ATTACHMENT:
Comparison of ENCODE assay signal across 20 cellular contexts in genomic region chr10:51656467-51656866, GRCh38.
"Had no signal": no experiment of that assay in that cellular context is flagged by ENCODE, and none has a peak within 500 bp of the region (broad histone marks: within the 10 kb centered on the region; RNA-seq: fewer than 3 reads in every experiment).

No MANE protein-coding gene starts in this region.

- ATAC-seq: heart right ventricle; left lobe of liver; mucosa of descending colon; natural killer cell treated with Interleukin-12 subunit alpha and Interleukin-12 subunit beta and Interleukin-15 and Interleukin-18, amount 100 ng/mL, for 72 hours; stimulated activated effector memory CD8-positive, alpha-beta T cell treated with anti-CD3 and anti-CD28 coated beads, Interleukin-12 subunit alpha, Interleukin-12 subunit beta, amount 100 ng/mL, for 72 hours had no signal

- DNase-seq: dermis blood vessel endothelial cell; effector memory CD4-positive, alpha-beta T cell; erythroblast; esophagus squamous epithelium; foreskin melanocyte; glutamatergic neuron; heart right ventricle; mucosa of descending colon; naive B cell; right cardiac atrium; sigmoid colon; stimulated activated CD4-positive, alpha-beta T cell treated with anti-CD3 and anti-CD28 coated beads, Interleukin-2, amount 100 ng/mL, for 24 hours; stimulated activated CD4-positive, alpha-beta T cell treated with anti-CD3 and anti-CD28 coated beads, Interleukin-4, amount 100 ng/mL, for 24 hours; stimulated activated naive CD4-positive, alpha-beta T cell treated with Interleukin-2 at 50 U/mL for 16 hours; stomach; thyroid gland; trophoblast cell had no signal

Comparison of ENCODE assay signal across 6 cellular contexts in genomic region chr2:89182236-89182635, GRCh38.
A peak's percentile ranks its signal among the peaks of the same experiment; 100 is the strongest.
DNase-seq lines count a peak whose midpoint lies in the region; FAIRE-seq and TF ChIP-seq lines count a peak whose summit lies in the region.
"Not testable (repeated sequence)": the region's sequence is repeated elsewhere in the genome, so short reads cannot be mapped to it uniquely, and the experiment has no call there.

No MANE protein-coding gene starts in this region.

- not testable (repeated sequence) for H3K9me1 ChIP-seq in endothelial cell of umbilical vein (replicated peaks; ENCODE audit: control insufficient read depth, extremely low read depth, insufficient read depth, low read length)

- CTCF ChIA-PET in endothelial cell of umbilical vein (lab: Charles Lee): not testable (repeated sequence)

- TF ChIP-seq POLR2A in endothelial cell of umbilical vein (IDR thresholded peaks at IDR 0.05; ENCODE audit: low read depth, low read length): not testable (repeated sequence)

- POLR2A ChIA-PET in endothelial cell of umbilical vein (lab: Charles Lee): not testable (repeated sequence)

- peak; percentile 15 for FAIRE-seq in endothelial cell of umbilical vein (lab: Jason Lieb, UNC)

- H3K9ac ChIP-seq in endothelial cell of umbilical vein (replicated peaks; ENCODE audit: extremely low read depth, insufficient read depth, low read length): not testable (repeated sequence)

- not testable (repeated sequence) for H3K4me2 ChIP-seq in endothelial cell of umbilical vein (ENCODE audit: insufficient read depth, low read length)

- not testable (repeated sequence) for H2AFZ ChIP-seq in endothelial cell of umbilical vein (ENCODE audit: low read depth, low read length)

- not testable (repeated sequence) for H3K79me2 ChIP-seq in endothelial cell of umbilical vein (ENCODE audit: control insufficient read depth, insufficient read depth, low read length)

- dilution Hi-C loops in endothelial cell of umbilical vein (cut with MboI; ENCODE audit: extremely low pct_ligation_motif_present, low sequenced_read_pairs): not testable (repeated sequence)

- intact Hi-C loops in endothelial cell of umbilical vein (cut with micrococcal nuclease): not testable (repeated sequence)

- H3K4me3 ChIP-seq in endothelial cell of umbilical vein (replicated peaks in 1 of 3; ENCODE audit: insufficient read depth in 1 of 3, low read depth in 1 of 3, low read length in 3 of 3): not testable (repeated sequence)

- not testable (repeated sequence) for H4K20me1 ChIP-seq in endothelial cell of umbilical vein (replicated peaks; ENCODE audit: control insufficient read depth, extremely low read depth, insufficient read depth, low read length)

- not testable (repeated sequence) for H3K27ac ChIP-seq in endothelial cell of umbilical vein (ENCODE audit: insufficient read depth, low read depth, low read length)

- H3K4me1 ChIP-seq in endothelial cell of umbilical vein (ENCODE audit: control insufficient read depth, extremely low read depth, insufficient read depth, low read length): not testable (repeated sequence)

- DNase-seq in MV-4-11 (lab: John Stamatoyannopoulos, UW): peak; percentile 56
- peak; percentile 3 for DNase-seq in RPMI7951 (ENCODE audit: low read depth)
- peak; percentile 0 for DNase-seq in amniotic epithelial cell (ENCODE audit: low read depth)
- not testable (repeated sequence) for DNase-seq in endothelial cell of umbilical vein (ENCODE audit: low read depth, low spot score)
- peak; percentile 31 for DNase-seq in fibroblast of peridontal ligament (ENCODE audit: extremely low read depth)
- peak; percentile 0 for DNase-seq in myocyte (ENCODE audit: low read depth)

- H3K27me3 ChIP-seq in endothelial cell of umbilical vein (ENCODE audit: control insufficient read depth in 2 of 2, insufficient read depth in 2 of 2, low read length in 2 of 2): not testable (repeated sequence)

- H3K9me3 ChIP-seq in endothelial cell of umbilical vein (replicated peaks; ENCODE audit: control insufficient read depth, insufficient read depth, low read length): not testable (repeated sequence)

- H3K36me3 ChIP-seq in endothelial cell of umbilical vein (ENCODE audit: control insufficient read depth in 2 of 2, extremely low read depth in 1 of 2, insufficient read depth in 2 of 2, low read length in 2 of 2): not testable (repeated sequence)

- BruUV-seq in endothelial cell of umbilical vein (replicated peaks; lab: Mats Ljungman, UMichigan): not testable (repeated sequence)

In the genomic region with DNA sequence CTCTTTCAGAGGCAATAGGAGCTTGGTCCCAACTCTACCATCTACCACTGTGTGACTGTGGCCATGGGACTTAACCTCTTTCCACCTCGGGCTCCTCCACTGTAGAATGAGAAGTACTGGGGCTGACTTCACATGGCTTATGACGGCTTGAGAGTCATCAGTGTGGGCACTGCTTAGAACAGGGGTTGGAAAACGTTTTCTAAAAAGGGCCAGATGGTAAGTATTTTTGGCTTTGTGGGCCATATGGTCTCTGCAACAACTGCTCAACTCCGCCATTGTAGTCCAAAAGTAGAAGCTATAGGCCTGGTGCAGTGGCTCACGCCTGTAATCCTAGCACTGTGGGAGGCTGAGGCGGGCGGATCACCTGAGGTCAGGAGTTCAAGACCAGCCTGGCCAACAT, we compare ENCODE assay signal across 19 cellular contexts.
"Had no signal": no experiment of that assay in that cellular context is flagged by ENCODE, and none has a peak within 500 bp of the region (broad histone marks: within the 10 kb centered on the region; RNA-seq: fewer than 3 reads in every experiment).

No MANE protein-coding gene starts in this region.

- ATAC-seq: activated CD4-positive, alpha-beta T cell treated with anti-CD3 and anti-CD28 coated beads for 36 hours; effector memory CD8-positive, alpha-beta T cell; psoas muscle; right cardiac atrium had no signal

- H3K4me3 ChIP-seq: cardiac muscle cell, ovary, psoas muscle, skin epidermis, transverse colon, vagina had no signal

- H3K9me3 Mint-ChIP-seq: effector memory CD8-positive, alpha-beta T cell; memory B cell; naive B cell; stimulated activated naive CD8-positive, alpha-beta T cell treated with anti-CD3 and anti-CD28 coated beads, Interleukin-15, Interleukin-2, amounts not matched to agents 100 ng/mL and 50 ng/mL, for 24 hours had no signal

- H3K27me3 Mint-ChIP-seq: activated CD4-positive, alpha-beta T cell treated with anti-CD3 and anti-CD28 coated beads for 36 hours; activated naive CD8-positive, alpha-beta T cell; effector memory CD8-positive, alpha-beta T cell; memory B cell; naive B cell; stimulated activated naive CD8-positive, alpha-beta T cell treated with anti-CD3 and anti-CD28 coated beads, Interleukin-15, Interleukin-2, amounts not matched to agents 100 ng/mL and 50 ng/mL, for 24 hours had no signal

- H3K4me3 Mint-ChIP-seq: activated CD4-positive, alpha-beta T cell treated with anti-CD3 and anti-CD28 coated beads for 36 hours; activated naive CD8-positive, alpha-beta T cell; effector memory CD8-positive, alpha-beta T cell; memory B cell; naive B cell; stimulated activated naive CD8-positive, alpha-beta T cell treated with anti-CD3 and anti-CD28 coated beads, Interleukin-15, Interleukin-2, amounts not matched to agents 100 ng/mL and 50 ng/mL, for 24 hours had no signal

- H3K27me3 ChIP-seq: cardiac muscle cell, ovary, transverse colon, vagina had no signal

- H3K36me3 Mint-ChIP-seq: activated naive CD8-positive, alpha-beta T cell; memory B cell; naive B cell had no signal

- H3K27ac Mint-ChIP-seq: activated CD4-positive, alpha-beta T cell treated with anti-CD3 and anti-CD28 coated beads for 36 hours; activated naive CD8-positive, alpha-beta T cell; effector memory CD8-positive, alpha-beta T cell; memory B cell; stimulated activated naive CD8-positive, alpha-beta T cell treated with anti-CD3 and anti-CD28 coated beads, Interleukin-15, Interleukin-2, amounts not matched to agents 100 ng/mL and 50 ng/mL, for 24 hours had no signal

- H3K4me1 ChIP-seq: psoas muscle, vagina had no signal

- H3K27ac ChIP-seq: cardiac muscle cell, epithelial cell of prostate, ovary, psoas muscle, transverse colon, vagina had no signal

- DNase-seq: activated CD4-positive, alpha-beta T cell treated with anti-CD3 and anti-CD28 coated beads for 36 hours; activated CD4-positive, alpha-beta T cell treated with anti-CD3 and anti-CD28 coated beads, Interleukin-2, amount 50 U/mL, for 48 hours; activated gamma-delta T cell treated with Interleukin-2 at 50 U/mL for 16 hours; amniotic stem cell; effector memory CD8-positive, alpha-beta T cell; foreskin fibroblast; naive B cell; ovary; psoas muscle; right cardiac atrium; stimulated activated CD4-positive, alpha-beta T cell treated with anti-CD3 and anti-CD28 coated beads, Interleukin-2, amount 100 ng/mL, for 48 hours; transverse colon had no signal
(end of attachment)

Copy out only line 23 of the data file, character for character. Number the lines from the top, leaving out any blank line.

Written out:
- not testable (repeated sequence) for H4K20me1 ChIP-seq in endothelial cell of umbilical vein (replicated peaks; ENCODE audit: control insufficient read depth, extremely low read depth, insufficient read depth, low read length)